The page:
Thursday, July 5, 2007

Photography - An Art!!!!

In the late 19th century when photography was becoming increasingly popular, there was a huge backlash by artists and critics who scorned, scoffed, sneered and decried at the labeling/designating photography as an art-form. They argued that the camera-work was so precise and believable that it left no room left for “artistic interpretation”, which is a defining characteristic of art ... And since photography is machine-made ... it does not have the same status than other man-made art-forms like paintings.

Many photographers took innovative measures to establish photography as art-form. To demonstrate that artistic sensitivity, imagination and individual style were possible with camera ... many photographers began manipulating the photographic process ... Thus in late 19th century, a trend emerged where photographers started "imitating paintings" of their time ... They favored darkroom techniques to get some control over the results they desired to achieve using innovative techniques like …

[1] Softening and blurring parts of photographs during printing process to achieve softness of the paintings ...
[2] Another approach was applying a needle directly to negatives and scratching pencil-like lines or shading around figures ...
[3] Some even used multiple negatives to produce prints ...

Adherents of these techniques photography came to be known as “pictorials”. Most of the pictorialists favored subject-matter made popular by impressionist painters like hazy landscapes, nudes, and groups of children playing around ...

But then some photographers like “Henry Peter Emerson” denounced the approach of the pictorials. Emerson believed that photography was an art form as legitimate as painting … But was against the techniques used by pictorials. He advocated that photographers should “rely only on naturally occurring effects of light and subject, never resorting to contrived costuming or hand retouching of the print”. He emerged as an advocate of “straight photography” … and believed that photographic images should not be tampered with or subjected to handwork, or it looses its integrity …

Two most prominent names associated with straight photography are of:
[1] Alfred Stieglitz ... [and his "Photo Secessions"]
[2] Ansel Adams .... [and his "Group f/64"]
* Terms "Photo Secession" and "Group f/64" ... elaborated in the previous post!!!

In the struggle for securing a place for photography in the art-world, the most important name is of Alfred Stieglitz . He probably did more than any other individual to get photography recognized as art-form and at the same level as other arts.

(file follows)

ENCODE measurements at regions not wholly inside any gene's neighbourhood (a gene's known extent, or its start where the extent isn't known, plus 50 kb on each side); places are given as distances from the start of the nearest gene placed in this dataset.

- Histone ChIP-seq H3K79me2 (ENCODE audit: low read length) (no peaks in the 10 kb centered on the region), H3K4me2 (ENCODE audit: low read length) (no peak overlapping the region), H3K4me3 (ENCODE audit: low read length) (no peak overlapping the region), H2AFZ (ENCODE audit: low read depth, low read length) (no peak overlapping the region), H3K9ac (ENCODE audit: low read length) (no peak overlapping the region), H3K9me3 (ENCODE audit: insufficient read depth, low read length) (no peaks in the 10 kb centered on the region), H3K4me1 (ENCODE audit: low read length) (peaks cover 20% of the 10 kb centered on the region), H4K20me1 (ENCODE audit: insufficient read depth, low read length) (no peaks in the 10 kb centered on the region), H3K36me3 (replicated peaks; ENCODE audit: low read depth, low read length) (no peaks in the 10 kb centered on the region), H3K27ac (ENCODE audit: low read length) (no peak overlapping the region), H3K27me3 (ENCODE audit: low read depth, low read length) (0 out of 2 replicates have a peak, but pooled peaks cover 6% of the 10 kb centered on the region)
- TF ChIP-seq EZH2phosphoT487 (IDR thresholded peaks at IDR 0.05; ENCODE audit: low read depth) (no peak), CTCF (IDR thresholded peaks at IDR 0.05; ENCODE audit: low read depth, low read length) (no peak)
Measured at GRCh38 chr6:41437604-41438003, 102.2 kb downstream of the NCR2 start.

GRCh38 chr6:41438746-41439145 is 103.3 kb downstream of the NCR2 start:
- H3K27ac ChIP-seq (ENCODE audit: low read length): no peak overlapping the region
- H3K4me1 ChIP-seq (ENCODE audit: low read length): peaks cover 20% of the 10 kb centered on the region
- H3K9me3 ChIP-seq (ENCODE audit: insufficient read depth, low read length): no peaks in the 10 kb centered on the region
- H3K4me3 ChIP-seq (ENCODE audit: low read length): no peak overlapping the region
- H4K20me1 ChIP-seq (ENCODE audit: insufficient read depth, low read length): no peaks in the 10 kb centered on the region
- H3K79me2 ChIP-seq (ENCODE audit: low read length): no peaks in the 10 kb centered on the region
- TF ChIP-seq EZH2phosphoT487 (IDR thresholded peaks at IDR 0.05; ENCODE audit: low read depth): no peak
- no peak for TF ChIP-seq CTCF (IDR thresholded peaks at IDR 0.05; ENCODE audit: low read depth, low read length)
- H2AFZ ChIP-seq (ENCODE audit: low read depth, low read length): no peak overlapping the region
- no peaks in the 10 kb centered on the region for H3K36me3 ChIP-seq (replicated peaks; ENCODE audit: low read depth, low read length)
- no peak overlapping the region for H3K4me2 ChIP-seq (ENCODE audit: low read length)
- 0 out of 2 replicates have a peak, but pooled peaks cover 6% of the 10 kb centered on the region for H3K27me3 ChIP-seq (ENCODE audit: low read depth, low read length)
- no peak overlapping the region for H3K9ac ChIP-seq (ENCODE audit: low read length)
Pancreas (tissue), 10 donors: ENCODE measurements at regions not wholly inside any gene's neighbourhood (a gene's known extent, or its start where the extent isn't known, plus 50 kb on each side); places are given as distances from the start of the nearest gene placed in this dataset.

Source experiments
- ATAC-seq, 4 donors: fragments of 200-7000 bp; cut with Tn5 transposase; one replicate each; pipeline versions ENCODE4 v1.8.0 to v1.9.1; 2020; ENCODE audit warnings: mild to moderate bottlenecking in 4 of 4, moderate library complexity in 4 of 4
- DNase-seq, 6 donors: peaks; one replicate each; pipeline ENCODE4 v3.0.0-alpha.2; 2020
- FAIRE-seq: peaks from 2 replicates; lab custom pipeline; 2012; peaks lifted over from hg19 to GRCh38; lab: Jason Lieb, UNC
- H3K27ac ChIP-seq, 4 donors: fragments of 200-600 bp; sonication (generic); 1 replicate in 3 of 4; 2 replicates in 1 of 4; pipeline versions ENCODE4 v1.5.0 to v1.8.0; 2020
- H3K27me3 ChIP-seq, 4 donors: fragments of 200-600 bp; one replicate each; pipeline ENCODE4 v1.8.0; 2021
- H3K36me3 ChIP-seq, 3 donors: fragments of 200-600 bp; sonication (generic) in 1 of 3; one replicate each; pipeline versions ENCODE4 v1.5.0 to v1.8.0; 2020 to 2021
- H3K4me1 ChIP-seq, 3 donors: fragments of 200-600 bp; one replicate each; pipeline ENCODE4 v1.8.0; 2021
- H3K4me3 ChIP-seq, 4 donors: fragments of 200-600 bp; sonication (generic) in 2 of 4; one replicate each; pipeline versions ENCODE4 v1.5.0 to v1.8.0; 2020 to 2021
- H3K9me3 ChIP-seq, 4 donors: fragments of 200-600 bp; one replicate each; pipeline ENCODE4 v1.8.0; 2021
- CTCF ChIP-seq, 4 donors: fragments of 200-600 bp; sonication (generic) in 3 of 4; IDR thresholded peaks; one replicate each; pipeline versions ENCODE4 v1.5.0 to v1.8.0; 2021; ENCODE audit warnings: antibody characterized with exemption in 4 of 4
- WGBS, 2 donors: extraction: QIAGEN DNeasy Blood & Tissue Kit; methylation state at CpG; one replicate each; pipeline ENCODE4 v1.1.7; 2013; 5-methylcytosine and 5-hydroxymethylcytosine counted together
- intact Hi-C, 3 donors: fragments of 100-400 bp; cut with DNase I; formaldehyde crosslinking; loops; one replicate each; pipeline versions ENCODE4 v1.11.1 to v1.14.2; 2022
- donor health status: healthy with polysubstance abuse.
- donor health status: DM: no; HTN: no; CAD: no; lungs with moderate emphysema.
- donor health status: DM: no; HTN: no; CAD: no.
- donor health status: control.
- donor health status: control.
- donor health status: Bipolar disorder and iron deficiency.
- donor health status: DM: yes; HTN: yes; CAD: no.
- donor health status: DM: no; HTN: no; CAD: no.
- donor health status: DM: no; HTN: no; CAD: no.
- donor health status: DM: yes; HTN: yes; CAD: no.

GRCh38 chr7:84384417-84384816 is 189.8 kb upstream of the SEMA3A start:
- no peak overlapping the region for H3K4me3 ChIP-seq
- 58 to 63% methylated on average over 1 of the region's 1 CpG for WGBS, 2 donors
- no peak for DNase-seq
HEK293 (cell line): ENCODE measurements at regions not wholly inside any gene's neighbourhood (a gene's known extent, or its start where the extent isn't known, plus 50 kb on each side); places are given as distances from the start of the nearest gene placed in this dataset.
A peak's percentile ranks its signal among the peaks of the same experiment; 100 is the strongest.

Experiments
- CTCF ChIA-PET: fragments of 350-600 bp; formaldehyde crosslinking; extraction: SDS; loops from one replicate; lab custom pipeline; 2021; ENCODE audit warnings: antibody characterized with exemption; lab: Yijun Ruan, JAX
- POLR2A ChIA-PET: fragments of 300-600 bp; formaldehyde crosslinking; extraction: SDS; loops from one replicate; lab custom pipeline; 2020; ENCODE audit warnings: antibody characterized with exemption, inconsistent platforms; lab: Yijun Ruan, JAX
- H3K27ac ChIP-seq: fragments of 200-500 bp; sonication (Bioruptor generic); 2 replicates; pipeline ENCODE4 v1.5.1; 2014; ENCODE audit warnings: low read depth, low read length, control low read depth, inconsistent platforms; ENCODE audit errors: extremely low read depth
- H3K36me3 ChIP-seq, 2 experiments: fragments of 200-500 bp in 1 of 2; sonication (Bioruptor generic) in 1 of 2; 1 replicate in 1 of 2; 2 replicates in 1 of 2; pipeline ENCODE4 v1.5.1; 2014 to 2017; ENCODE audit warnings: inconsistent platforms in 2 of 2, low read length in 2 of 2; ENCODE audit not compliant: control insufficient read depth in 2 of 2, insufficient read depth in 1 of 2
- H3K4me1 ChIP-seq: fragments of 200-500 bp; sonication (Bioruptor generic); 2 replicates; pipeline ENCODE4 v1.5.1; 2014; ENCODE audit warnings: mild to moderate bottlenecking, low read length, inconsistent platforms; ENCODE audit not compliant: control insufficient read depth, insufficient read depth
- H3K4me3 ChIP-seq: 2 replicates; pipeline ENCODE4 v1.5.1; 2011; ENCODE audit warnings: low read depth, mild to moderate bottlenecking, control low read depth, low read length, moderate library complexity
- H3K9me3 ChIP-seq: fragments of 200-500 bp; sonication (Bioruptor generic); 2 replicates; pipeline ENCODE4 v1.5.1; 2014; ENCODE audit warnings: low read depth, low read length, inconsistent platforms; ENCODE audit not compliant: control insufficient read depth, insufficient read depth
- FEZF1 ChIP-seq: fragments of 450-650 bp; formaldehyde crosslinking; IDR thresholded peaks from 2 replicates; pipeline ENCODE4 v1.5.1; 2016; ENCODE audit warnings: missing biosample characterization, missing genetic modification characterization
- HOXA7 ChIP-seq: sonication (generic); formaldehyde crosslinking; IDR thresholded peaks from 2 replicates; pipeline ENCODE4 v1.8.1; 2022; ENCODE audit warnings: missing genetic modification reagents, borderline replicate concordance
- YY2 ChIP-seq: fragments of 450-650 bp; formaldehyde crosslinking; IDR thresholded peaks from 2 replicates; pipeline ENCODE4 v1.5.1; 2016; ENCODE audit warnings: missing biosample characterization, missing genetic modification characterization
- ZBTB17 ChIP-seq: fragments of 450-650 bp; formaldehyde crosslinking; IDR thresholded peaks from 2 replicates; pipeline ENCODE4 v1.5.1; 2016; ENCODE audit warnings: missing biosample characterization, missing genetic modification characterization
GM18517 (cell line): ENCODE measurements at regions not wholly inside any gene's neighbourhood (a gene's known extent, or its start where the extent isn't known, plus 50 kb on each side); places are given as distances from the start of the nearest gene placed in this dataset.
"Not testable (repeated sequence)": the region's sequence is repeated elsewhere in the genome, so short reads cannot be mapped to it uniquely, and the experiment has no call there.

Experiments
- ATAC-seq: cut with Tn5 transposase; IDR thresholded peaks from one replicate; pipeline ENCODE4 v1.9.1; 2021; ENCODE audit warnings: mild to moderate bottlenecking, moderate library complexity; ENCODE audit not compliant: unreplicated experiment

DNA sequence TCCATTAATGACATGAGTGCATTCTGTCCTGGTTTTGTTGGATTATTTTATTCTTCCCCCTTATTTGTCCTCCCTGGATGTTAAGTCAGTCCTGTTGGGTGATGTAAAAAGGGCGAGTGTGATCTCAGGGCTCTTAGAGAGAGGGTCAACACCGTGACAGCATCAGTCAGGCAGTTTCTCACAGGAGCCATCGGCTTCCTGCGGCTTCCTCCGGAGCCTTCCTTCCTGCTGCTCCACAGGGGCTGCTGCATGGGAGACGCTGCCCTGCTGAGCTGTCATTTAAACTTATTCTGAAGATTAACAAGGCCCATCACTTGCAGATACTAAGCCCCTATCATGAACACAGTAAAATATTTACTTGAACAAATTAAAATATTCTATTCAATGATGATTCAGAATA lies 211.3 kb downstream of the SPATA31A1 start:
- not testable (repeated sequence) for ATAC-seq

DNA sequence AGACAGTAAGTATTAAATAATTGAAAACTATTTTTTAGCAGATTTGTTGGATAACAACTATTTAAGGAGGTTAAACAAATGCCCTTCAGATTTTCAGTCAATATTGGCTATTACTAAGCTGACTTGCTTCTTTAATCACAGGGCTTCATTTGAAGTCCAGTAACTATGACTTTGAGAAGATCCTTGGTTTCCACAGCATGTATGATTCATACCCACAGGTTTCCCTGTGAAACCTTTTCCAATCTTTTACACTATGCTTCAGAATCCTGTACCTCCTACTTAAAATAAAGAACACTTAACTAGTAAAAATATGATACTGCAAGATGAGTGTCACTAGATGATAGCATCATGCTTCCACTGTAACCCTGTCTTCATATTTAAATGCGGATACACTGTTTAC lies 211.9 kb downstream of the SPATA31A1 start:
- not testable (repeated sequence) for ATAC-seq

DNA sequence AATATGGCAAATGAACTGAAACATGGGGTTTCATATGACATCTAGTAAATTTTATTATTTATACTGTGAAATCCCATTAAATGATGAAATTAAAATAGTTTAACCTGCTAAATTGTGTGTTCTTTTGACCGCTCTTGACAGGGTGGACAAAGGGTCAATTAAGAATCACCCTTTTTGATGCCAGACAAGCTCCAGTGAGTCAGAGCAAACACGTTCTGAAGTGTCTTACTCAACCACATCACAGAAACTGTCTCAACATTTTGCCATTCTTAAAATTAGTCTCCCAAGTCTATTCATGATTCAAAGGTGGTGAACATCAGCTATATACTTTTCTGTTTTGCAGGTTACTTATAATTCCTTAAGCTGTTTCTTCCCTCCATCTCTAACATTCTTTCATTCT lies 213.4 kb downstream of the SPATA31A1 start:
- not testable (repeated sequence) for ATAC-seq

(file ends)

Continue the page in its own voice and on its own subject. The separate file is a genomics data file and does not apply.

Stieglitz was insistent that "photographs should look like photographs" ... only then the medium of photography would be considered with its own aesthetic credo and so would separate photography from other fine arts such as painting. This approach by Stieglitz gained the term "STRAIGHT photography".

Stieglitz early styles, methods, and subjects encompassed soft-focus Pictorialist photographs or images etched into printing plates directly from the negatives ... But in his late career, Stieglitz was known for sharp-focus "straight" photography, and found plenty of subjects by looking out his New York City high-rise window or walking around his summer home. In 1902 he founded "Photo-Secessions" with a group of talented avant-garde artists. In 1905 he directed the Photo-Secession Gallery in 291 Fifth Avenue, New York ... A gallery that came to be known as the "291", and exhibited not only the work of contemporary photographers, but also works of the most celebrated painters like Picasso, Rodin, Matisse and Toulouse-Lautrec ... and thus after a long struggle photography was earned the status of an art!!!

* Stieglitz was the first photographer to be recognized as an artist by American museums, beginning in 1924 when the Museum of Fine Arts, Boston, acquired a set of photographs directly from the artist.

Another prominent name associated with "straight photography" is that of Ansel Adams ... Adams was the co-founder of Group f/64, a movement based on loyalty to "straight photography", in reaction against pictorialism .... He eschewed soft-focus lenses and impressionistic, diffused images ... for sharp-focus, documentary style photographs. He advocated the use of "previsualization" .... that the image must first be created in the mind's eye and that the photographer should know exactly what the picture will look like before he ever shoots the picture ... he developed a processs called "zone system" to produce an image that had beautiful rich black tones, and a large tonal range (grays) that made these prints stand out. Thus Ansel adams pushed the envelop of straight photography ...

* The terms, "Group f/64" , "Photo secessions" and "Pictorials" ... are elaborated in the earlier post!!!

Reference: Alfred Stieglitz, click here ...

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